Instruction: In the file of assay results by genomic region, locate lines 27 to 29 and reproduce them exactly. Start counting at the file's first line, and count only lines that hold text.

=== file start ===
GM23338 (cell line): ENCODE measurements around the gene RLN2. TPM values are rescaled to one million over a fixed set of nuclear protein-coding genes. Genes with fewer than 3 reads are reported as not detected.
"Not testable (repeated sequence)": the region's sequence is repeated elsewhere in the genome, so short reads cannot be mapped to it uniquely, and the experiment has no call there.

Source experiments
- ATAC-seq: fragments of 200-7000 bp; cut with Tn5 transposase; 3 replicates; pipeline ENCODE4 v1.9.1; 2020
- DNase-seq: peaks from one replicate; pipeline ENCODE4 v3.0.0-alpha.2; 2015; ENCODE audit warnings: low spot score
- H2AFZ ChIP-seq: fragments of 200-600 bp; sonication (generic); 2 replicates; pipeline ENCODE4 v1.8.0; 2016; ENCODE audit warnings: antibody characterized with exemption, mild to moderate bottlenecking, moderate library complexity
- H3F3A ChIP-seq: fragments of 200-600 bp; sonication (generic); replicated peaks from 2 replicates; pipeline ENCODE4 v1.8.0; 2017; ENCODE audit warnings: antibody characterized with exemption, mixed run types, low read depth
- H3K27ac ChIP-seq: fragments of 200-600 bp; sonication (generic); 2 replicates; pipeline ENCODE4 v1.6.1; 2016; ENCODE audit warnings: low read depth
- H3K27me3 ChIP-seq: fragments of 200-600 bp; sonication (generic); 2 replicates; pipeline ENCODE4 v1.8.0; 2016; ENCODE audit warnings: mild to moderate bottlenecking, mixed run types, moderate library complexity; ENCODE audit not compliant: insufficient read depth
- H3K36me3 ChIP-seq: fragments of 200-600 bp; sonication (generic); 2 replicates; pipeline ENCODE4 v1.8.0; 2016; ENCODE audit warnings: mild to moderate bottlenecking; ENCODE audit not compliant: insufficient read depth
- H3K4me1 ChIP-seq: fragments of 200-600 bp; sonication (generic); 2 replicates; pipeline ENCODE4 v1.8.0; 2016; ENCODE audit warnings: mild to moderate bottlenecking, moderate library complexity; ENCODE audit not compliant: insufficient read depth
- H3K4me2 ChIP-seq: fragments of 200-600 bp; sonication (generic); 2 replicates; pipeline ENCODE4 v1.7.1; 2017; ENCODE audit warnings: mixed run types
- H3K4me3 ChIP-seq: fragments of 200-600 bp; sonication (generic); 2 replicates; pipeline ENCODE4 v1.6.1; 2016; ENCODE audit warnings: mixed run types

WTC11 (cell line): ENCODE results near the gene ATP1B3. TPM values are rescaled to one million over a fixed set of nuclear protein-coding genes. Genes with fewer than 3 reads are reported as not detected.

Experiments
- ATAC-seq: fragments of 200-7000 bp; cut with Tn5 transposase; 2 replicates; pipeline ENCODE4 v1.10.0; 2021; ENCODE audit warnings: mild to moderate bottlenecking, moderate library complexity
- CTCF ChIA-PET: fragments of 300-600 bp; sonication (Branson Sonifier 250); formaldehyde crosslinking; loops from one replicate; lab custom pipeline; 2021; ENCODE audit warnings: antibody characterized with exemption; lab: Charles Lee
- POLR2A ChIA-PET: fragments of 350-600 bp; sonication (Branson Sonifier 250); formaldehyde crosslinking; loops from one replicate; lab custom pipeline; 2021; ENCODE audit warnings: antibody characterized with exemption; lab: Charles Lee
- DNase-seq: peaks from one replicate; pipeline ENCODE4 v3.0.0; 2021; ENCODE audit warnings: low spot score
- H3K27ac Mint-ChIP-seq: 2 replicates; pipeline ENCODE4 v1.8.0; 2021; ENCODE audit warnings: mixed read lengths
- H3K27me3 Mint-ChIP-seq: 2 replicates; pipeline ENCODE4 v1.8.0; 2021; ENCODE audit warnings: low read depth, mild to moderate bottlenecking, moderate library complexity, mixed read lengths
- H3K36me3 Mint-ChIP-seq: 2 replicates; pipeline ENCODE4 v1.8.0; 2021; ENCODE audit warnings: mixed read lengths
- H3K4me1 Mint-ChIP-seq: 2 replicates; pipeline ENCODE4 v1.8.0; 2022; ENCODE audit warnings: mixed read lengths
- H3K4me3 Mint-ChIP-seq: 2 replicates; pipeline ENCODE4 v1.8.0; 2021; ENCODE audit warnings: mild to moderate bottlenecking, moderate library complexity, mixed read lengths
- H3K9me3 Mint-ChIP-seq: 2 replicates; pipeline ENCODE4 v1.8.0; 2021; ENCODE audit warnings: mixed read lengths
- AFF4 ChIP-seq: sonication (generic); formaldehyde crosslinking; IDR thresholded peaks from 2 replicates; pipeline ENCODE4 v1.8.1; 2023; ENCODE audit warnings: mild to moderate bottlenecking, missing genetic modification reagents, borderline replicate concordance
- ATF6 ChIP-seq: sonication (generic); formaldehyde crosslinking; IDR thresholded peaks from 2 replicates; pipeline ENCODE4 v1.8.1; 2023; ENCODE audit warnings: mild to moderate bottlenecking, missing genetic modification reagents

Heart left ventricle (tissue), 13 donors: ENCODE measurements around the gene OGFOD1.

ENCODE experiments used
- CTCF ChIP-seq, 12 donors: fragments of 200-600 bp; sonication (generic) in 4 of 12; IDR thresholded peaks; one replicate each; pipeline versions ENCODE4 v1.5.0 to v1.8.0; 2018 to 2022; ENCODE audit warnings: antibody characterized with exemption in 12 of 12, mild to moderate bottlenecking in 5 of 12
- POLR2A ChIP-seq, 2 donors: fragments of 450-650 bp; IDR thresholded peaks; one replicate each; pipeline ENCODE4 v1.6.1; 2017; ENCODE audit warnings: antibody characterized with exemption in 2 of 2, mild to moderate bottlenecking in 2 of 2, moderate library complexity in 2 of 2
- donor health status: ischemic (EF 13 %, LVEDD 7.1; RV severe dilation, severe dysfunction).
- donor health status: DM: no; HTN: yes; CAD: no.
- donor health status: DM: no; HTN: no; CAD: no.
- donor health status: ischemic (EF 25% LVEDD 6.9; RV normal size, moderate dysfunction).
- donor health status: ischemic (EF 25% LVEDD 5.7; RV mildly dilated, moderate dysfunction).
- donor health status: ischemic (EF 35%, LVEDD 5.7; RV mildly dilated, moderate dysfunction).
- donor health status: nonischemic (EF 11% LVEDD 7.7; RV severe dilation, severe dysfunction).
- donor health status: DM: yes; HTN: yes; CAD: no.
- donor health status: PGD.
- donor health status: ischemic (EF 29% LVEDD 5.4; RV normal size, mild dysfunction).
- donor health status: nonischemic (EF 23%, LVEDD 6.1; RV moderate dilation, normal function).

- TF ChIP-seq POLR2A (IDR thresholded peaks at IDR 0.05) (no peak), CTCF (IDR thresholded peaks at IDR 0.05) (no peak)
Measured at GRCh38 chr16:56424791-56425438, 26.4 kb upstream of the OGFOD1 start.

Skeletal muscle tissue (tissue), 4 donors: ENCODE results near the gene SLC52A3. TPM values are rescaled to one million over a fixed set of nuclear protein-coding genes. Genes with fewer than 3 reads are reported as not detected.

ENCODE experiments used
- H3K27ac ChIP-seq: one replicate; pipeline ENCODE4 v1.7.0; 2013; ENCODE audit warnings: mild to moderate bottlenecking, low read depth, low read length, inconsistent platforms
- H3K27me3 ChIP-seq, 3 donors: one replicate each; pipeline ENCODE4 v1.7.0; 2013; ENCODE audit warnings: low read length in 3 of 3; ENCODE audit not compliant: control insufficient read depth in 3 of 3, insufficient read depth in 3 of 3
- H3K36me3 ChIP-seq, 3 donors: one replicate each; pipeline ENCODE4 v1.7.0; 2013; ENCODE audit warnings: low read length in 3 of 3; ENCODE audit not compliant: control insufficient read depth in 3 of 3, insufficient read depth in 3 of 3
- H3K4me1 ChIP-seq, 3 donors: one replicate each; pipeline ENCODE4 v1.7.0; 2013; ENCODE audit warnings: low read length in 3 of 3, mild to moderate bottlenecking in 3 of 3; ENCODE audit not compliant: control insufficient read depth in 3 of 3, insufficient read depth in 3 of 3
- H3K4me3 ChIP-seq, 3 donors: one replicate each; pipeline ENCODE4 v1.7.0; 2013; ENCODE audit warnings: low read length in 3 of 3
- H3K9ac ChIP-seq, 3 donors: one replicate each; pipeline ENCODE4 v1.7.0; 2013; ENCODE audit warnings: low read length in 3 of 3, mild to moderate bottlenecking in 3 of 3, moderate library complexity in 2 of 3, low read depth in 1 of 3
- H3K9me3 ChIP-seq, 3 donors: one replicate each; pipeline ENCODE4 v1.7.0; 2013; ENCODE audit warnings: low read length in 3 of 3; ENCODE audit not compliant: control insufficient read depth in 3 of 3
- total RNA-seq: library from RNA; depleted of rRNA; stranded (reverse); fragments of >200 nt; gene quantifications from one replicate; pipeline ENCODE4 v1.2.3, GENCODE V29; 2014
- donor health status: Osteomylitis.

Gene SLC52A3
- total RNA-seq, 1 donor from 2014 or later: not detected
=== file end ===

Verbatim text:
- ATF6 ChIP-seq: sonication (generic); formaldehyde crosslinking; IDR thresholded peaks from 2 replicates; pipeline ENCODE4 v1.8.1; 2023; ENCODE audit warnings: mild to moderate bottlenecking, missing genetic modification reagents

Heart left ventricle (tissue), 13 donors: ENCODE measurements around the gene OGFOD1.

ENCODE experiments used